S’pore woman waited 20 hours for JustGrab ride that never arrived in non-cancelling standoff
The staredown ended only after Grab stepped in.
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You may remember Elizabeth Boon.
She previously made headlines for her tongue-in-cheek graduation photo series in 2016:
… and more recently, a satirical video about an “Instagram boyfriend academy”:
And on Tuesday, Boon shared a post about the latest dramatic experience in her life: a 20-hour wait for a Grab ride.
Boon’s night started out like a regular one: planning her journey home from Chomp Chomp Food Centre, she booked a ride with Grab at around 9.50pm, and waited patiently.
But after 15 minutes of waiting and her Grabcar being nowhere in sight, she realised something was wrong — the driver, after initially dropping off another passenger nearby, was moving further away from where she was, and was rejecting and ignoring all her calls and texts.
This was at 10.05pm on Monday.
She ended up waiting for a total of 20 hours before her ride was finally cancelled (and by Grab, not even the driver), and took to her Instagram stories to document the entire thing. All her screenshots were also uploaded onto Facebook.
So here’s her epic story:
Refused to cancel
By this point, Boon recognised that her driver had no intention of cancelling the ride — since it was clear he was dodging her attempts to contact him.
She then decided to see how far she could take this, by refusing to cancel it as well.
At around 10.20pm, Boon told Mothership she gave up waiting for the driver to show up and used a friend’s phone to book another ride home.
She got home by 11pm, but decided not to cancel the ride (which was at this point still pending) to see how long he would hold out.
At 12.25pm the following day, she took and posted another screenshot of her app, saying that the ride was still active and the driver was somewhere in Punggol:
“As of right now, Mr David Lee is somewhere in Punggol. It has been a torturous 12 hours of waiting for this ride. @grab_sg are you ever going to get me home?”
Might as well dramatise the situation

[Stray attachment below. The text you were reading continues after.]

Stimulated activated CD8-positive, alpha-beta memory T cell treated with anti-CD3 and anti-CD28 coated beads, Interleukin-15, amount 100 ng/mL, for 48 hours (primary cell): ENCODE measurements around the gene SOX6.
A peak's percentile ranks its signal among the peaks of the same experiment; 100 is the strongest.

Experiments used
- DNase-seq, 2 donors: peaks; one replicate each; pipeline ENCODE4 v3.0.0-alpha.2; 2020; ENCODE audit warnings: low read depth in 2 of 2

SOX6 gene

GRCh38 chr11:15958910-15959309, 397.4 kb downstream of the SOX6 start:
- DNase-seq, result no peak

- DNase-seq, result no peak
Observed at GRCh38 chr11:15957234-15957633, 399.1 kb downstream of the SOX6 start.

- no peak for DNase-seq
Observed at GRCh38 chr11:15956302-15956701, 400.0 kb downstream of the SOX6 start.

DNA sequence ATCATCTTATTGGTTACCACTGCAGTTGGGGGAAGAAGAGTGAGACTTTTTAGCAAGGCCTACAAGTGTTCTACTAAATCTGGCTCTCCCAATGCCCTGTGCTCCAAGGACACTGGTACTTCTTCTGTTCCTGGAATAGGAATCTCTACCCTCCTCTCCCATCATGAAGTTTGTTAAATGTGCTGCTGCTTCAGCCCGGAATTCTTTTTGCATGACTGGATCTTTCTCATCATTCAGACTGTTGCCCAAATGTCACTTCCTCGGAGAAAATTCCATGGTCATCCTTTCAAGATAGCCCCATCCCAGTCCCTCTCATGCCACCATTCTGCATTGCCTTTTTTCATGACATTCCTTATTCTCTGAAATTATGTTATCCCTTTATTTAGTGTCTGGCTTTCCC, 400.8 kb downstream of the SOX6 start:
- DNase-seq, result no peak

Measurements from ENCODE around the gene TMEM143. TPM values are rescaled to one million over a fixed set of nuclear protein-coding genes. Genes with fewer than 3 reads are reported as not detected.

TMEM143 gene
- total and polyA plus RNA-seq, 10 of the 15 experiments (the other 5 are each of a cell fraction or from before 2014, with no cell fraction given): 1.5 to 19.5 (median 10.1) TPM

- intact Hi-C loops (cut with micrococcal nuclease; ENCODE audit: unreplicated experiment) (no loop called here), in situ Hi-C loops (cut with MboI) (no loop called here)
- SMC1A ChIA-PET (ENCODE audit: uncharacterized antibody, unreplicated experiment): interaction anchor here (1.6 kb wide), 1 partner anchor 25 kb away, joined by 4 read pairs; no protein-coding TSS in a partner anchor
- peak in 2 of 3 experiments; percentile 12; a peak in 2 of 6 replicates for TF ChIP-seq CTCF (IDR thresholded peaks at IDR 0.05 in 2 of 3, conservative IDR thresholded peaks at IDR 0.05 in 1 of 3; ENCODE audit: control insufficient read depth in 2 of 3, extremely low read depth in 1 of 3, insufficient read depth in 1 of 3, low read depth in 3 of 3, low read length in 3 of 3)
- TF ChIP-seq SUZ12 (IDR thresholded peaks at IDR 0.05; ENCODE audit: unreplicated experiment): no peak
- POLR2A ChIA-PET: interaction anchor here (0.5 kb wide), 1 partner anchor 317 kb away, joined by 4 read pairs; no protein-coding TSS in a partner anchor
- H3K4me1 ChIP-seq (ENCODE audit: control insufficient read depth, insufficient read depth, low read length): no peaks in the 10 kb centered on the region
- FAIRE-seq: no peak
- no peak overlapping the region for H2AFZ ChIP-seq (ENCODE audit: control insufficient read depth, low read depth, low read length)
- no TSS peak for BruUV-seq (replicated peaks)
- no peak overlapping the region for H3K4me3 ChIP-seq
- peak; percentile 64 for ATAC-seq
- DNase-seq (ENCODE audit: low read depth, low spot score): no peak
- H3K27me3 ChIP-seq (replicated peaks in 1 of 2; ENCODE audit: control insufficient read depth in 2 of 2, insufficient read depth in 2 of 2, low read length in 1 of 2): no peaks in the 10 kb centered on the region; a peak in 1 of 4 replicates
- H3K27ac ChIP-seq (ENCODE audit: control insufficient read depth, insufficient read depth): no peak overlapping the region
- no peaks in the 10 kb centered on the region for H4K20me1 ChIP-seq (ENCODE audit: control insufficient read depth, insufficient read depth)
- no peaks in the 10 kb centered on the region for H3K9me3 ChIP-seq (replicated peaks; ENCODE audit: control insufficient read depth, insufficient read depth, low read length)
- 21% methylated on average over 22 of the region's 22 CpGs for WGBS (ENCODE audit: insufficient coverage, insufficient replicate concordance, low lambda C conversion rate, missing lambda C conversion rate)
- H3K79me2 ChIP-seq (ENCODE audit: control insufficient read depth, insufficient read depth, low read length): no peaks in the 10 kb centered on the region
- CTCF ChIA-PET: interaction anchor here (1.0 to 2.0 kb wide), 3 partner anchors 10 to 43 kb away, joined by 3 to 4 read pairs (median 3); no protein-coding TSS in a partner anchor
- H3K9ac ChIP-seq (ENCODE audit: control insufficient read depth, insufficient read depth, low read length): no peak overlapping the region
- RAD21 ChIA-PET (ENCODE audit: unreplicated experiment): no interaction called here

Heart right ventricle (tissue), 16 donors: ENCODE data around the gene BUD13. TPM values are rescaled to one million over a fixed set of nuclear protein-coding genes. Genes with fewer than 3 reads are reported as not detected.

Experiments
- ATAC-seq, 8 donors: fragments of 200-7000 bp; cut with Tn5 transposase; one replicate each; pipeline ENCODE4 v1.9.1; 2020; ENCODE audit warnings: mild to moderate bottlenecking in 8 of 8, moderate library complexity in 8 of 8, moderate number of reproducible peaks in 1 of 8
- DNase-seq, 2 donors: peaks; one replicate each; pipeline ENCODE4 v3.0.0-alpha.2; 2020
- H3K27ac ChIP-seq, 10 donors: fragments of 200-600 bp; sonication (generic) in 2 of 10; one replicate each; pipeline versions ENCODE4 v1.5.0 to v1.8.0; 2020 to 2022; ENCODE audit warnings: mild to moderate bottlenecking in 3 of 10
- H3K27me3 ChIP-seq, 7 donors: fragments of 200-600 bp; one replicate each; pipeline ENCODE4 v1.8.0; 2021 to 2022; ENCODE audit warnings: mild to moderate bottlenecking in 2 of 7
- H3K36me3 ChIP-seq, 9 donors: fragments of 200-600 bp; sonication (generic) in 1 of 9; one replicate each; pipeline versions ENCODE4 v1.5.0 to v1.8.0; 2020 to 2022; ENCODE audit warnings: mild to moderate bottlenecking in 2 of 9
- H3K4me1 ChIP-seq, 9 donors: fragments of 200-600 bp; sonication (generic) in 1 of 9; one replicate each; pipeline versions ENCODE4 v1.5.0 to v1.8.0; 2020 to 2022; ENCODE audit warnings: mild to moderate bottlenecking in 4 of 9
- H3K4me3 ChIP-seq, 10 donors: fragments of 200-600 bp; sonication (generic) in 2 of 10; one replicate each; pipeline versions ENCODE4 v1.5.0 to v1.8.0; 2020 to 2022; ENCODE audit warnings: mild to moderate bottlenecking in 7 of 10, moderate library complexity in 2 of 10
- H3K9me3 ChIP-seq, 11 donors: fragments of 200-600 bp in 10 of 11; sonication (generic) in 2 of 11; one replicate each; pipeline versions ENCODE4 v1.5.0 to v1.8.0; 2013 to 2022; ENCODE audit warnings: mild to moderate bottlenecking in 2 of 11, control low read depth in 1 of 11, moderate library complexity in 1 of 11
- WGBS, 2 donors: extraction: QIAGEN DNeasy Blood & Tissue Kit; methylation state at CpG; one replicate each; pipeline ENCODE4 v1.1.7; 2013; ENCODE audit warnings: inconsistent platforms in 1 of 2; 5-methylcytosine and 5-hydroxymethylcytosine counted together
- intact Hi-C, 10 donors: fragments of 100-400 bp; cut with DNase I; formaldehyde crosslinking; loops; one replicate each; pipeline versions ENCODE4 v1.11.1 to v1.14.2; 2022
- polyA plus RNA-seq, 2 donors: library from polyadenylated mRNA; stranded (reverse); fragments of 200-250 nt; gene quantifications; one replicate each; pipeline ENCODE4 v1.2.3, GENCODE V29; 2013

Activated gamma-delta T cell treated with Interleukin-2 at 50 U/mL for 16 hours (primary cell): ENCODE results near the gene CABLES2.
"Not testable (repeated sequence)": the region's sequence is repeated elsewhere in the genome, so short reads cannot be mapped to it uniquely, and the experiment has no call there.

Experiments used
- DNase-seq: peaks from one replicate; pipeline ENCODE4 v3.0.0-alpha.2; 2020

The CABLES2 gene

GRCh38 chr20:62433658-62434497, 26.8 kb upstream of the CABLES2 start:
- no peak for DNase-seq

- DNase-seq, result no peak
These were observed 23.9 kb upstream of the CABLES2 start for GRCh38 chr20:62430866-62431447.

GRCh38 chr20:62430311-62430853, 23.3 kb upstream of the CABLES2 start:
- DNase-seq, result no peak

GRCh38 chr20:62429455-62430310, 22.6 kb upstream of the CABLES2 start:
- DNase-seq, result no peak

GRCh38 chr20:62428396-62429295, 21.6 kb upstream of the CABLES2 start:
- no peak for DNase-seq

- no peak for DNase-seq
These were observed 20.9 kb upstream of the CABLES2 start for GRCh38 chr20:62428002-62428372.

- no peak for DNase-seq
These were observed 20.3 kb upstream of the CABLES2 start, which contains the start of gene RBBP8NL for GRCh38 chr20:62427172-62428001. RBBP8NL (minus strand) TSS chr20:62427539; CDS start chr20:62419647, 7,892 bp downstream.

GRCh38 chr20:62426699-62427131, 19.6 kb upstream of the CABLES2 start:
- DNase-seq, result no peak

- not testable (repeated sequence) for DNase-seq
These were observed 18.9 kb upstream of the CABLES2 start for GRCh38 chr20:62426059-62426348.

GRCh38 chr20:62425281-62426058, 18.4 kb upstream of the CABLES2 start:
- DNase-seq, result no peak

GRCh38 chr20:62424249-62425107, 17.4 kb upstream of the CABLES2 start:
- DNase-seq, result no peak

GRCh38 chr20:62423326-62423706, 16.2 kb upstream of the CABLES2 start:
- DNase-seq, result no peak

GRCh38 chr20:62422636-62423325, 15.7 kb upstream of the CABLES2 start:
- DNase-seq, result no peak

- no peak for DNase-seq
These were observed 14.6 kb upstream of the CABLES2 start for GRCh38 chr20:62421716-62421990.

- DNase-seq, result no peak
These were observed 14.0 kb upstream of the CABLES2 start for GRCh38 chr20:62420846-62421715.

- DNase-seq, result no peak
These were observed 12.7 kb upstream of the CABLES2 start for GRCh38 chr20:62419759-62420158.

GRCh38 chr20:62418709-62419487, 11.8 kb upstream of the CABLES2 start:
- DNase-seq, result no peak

Closer to 1pm, she shared a screenshot from someone who responded to one of her stories, claiming that her parents have started texting her to ask “if [she’s] ever going home”:
At 1.13pm, she wrote in another story with a screenshot from another follower of hers:
At 1.37pm, she said:
“Mr David Lee are you ok?!
My brothers have started panicking. Are they ever gonna see their sister again?”
She also shared a screenshot from one of her brothers, who responded to her story saying:
“Truth is we paid the driver to do that. Mum and dad decided that you are too much to handle. Good bye.”
Driver wanted her to cancel
Eventually, at 2.16pm on Tuesday, Boon said the driver finally called her and asked her to cancel the ride.
When asked why he did not cancel the ride, he explained that “many previous passengers have refused to cancel rides, which is why he didn’t bother picking up any of [her] calls or replying (to) [her] messages.”
At this point she gave in, and tried to cancel… but, she said, to her dismay, the app wouldn’t let her.
At around 4pm, she messaged the driver once more to inform him that she wasn’t able to cancel the ride despite multiple attempts:
“4pm update: Have been trying to cancel this ride since 2+ after the phone call. But the cancel button doesn’t work. Guess i’ll never be able to take Grab again.
Mr David Lee and I are stuck together forever.
Let this be a lesson learnt. Nothing good comes out of running away from me.”
Ride finally cancelled
In the end, she had to get the help of Grab (through another friend’s phone) and her ride was finally cancelled at around 5:45 pm after a whopping 20 hours.
Boon said she completely understands that there is an incentive structure, which penalises drivers who cancel on their riders.
However, in this case, she said the least he could do was inform her about his decision to decline her ride.
“To all Grab drivers, if you decide to reject a booking after accepting, but refuse to cancel as you might lose your incentive or whatsoever, pls just extend the basic courtesy to alert your passenger and request for a cancellation.
Don’t make us wait for you, hoping our impatience will drive us to just cancel the ride for your benefit.”
Despite everything though, she told Mothership she is not angry, and takes it in her stride.
“Just thought it was a situation a lot of people can relate to.”
This is her original Facebook post:
Top photo from Elizabeth Boon’s Facebook.